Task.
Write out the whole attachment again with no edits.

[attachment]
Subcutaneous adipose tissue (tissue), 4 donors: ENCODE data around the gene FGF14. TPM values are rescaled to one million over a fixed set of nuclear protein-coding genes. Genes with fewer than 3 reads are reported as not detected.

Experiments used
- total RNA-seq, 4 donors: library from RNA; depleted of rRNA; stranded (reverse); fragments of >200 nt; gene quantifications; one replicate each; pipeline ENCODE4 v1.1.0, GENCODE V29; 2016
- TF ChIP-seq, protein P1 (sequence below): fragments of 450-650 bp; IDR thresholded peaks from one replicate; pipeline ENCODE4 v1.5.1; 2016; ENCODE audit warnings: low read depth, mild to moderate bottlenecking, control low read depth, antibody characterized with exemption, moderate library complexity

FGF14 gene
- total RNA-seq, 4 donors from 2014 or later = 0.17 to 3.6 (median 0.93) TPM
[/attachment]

Subcutaneous adipose tissue (tissue), 4 donors: ENCODE data around the gene FGF14. TPM values are rescaled to one million over a fixed set of nuclear protein-coding genes. Genes with fewer than 3 reads are reported as not detected.

Experiments used
- total RNA-seq, 4 donors: library from RNA; depleted of rRNA; stranded (reverse); fragments of >200 nt; gene quantifications; one replicate each; pipeline ENCODE4 v1.1.0, GENCODE V29; 2016
- TF ChIP-seq, protein P1 (sequence below): fragments of 450-650 bp; IDR thresholded peaks from one replicate; pipeline ENCODE4 v1.5.1; 2016; ENCODE audit warnings: low read depth, mild to moderate bottlenecking, control low read depth, antibody characterized with exemption, moderate library complexity

FGF14 gene
- total RNA-seq, 4 donors from 2014 or later = 0.17 to 3.6 (median 0.93) TPM